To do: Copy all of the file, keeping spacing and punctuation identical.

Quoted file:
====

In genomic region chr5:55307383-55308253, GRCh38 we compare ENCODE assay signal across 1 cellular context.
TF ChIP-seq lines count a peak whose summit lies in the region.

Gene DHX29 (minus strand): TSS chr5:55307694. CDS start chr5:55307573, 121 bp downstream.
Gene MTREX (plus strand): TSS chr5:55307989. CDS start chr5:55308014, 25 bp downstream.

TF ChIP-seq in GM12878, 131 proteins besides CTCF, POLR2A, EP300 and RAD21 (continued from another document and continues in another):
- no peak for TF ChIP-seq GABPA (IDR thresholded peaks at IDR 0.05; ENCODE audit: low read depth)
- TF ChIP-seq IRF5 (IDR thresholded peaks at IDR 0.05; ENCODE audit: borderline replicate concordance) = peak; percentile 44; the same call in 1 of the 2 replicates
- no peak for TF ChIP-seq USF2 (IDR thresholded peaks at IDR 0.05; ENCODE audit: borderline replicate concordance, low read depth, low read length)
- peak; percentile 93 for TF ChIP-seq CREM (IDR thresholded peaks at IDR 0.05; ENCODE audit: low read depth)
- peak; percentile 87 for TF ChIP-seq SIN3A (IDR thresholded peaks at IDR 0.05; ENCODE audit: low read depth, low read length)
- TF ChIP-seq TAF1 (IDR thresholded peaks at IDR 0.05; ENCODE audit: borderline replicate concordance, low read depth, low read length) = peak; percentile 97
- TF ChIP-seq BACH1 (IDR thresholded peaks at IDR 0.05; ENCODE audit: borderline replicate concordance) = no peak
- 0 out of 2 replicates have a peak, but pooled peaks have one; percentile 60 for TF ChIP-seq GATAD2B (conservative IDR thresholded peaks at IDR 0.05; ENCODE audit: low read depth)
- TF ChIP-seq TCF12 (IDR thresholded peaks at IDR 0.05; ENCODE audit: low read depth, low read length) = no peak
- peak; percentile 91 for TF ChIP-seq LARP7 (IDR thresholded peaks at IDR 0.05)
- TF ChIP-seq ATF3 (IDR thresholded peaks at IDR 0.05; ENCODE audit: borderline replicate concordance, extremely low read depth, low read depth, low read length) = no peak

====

In genomic region chr5:55307383-55308253, GRCh38 we compare ENCODE assay signal across 1 cellular context.
TF ChIP-seq lines count a peak whose summit lies in the region.

Gene DHX29 (minus strand): TSS chr5:55307694. CDS start chr5:55307573, 121 bp downstream.
Gene MTREX (plus strand): TSS chr5:55307989. CDS start chr5:55308014, 25 bp downstream.

TF ChIP-seq in GM12878, 131 proteins besides CTCF, POLR2A, EP300 and RAD21 (continued from another document and continues in another):
- no peak for TF ChIP-seq GABPA (IDR thresholded peaks at IDR 0.05; ENCODE audit: low read depth)
- TF ChIP-seq IRF5 (IDR thresholded peaks at IDR 0.05; ENCODE audit: borderline replicate concordance) = peak; percentile 44; the same call in 1 of the 2 replicates
- no peak for TF ChIP-seq USF2 (IDR thresholded peaks at IDR 0.05; ENCODE audit: borderline replicate concordance, low read depth, low read length)
- peak; percentile 93 for TF ChIP-seq CREM (IDR thresholded peaks at IDR 0.05; ENCODE audit: low read depth)
- peak; percentile 87 for TF ChIP-seq SIN3A (IDR thresholded peaks at IDR 0.05; ENCODE audit: low read depth, low read length)
- TF ChIP-seq TAF1 (IDR thresholded peaks at IDR 0.05; ENCODE audit: borderline replicate concordance, low read depth, low read length) = peak; percentile 97
- TF ChIP-seq BACH1 (IDR thresholded peaks at IDR 0.05; ENCODE audit: borderline replicate concordance) = no peak
- 0 out of 2 replicates have a peak, but pooled peaks have one; percentile 60 for TF ChIP-seq GATAD2B (conservative IDR thresholded peaks at IDR 0.05; ENCODE audit: low read depth)
- TF ChIP-seq TCF12 (IDR thresholded peaks at IDR 0.05; ENCODE audit: low read depth, low read length) = no peak
- peak; percentile 91 for TF ChIP-seq LARP7 (IDR thresholded peaks at IDR 0.05)
- TF ChIP-seq ATF3 (IDR thresholded peaks at IDR 0.05; ENCODE audit: borderline replicate concordance, extremely low read depth, low read depth, low read length) = no peak